But even as there remains so much to learn, is it possible that even before they can articulate anything about it, children may sense, in their own way, more about what occurs during the Divine Liturgy and God’s love suffusing it than many of us who have not preserved the innocence and purity of soul of childhood enough to perceive something of the mysterious depths of the divine grace that’s poured forth during the Liturgy?

And also, most assuredly, it would seem, the same Creator and Savior Who has healed, restored, and sanctified all of human nature through His Incarnation; Who has borne and atoned for the sins of all of humanity in His Crucifixion; Who has reopened the entranceway into Paradise, for all who desire to enter, through His conquest of death by His Resurrection from the dead; and Who lavishes His love upon humanity perhaps to the highest degree in this world during the Divine Liturgy—surely He, Who also said, “Let the children come unto Me,” will never turn away any who ever freely come to Him.

And for children who experience from their earliest memories such all-encompassing love—and such a vivid foretaste of the liturgical life in Heaven (described in Revelation, chapters 4 and 5; cf. Heb. 12:22-24)—bestowed upon them by God in the worship of His Church, it would seem that they would be more apt to continue to cling to Him in love during all the rest of their days on this earth, remaining in trusting expectation of ever closer communion with Him, in love, for all eternity.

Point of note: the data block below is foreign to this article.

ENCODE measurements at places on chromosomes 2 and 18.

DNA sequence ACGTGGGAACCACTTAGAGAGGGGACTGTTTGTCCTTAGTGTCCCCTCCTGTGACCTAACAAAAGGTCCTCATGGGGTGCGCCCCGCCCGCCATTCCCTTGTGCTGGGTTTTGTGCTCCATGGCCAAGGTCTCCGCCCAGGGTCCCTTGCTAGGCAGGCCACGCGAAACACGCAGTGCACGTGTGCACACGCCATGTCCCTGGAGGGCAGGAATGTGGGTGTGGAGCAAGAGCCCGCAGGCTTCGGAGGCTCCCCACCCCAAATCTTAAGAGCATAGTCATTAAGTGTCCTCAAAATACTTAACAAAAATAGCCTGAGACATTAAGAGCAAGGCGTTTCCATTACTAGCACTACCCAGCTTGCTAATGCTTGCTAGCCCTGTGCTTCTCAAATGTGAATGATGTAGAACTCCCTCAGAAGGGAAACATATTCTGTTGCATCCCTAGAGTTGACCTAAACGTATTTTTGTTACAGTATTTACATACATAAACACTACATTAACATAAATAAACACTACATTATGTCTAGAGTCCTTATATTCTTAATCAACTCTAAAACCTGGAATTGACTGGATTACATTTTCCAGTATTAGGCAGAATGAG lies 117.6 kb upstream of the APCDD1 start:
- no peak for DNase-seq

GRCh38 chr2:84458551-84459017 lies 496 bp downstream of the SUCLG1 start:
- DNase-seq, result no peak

Sincerely yours,

David Ford

 

P.S.  If I may add, from the Orthodox perspective, the shift in preeminent emphasis in Western Christianity from God’s love to His power, which began in the late Middle Ages through the influence of Nominalism, and which raised severe doubts about God’s unconditional love and His unfathomable, unalloyed goodness, was one of the most tragic turns in the history of Western Christianity.  It’s our understanding that this turn has much to do with why, in reference to God’s dealings with humanity, Reformed theology seems to be more concerned with vindicating God’s sovereignty and power, as seen in the doctrine of unconditional election (placing the mystery of why all are not saved in God’s heart), than with proclaiming His unconditional love for humanity and His desire for all to be saved (placing the mystery of why all are not saved in the human heart), as Orthodox theology does.

And it may be helpful for me to add that my wife, Dr. Mary Ford, carefully traces these developments in her book, The Soul’s Longing: An Orthodox Perspective on Biblical Interpretation.